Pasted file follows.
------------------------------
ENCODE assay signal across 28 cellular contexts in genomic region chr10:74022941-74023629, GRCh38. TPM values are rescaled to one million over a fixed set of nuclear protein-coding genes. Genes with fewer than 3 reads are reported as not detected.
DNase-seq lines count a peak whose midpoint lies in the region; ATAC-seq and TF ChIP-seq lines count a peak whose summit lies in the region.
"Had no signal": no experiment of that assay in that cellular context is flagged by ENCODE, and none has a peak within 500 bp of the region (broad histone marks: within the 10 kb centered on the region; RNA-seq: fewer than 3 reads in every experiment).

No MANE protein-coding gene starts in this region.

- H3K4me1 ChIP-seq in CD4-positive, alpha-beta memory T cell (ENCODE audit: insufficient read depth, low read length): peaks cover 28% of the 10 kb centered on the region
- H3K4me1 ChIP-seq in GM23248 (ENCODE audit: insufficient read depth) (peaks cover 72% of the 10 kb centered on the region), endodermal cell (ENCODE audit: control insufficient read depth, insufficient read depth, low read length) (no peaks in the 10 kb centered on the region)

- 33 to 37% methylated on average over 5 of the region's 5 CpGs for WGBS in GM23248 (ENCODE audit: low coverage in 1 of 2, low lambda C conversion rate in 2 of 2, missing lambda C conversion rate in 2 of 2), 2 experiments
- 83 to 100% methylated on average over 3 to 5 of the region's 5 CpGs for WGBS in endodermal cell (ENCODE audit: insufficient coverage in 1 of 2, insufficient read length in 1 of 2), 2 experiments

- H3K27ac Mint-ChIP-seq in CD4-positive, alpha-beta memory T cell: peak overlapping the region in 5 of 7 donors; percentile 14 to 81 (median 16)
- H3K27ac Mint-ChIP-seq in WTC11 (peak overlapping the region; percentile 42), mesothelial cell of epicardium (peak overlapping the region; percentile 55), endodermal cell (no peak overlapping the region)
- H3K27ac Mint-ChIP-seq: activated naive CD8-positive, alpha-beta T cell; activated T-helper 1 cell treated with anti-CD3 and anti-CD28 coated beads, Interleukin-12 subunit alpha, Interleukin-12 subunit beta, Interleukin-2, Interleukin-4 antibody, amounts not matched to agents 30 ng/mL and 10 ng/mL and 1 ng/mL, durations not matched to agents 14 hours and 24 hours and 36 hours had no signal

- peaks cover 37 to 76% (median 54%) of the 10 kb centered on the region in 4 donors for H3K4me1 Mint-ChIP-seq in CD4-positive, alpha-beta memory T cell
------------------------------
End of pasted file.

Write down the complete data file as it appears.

ENCODE assay signal across 28 cellular contexts in genomic region chr10:74022941-74023629, GRCh38. TPM values are rescaled to one million over a fixed set of nuclear protein-coding genes. Genes with fewer than 3 reads are reported as not detected.
DNase-seq lines count a peak whose midpoint lies in the region; ATAC-seq and TF ChIP-seq lines count a peak whose summit lies in the region.
"Had no signal": no experiment of that assay in that cellular context is flagged by ENCODE, and none has a peak within 500 bp of the region (broad histone marks: within the 10 kb centered on the region; RNA-seq: fewer than 3 reads in every experiment).

No MANE protein-coding gene starts in this region.

- H3K4me1 ChIP-seq in CD4-positive, alpha-beta memory T cell (ENCODE audit: insufficient read depth, low read length): peaks cover 28% of the 10 kb centered on the region
- H3K4me1 ChIP-seq in GM23248 (ENCODE audit: insufficient read depth) (peaks cover 72% of the 10 kb centered on the region), endodermal cell (ENCODE audit: control insufficient read depth, insufficient read depth, low read length) (no peaks in the 10 kb centered on the region)

- 33 to 37% methylated on average over 5 of the region's 5 CpGs for WGBS in GM23248 (ENCODE audit: low coverage in 1 of 2, low lambda C conversion rate in 2 of 2, missing lambda C conversion rate in 2 of 2), 2 experiments
- 83 to 100% methylated on average over 3 to 5 of the region's 5 CpGs for WGBS in endodermal cell (ENCODE audit: insufficient coverage in 1 of 2, insufficient read length in 1 of 2), 2 experiments

- H3K27ac Mint-ChIP-seq in CD4-positive, alpha-beta memory T cell: peak overlapping the region in 5 of 7 donors; percentile 14 to 81 (median 16)
- H3K27ac Mint-ChIP-seq in WTC11 (peak overlapping the region; percentile 42), mesothelial cell of epicardium (peak overlapping the region; percentile 55), endodermal cell (no peak overlapping the region)
- H3K27ac Mint-ChIP-seq: activated naive CD8-positive, alpha-beta T cell; activated T-helper 1 cell treated with anti-CD3 and anti-CD28 coated beads, Interleukin-12 subunit alpha, Interleukin-12 subunit beta, Interleukin-2, Interleukin-4 antibody, amounts not matched to agents 30 ng/mL and 10 ng/mL and 1 ng/mL, durations not matched to agents 14 hours and 24 hours and 36 hours had no signal

- peaks cover 37 to 76% (median 54%) of the 10 kb centered on the region in 4 donors for H3K4me1 Mint-ChIP-seq in CD4-positive, alpha-beta memory T cell